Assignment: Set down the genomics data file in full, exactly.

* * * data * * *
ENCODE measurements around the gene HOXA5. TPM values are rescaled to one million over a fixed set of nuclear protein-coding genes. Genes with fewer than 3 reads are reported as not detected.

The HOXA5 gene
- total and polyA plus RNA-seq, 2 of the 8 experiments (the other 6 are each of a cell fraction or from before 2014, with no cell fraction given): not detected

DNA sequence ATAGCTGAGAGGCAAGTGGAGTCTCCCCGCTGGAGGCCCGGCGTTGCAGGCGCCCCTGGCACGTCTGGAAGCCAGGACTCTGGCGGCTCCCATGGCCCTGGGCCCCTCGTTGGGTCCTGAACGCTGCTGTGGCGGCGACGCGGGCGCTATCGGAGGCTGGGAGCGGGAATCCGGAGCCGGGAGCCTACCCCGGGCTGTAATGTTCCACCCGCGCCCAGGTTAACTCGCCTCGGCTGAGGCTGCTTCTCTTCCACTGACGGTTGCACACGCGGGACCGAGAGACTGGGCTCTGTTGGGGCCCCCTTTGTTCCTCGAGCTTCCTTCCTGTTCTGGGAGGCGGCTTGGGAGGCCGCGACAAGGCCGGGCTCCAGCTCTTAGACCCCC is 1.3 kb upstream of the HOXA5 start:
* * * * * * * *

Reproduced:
ENCODE measurements around the gene HOXA5. TPM values are rescaled to one million over a fixed set of nuclear protein-coding genes. Genes with fewer than 3 reads are reported as not detected.

The HOXA5 gene
- total and polyA plus RNA-seq, 2 of the 8 experiments (the other 6 are each of a cell fraction or from before 2014, with no cell fraction given): not detected

DNA sequence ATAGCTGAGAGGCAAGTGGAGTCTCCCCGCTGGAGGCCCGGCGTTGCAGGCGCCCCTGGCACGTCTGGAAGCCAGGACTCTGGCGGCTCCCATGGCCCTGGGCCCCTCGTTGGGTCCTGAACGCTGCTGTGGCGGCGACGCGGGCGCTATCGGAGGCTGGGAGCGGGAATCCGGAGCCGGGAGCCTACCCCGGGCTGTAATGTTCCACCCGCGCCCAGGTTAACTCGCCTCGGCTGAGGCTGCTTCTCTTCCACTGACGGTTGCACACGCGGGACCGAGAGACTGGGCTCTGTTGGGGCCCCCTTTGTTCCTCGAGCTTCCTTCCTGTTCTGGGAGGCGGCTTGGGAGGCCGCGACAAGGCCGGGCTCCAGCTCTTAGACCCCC is 1.3 kb upstream of the HOXA5 start: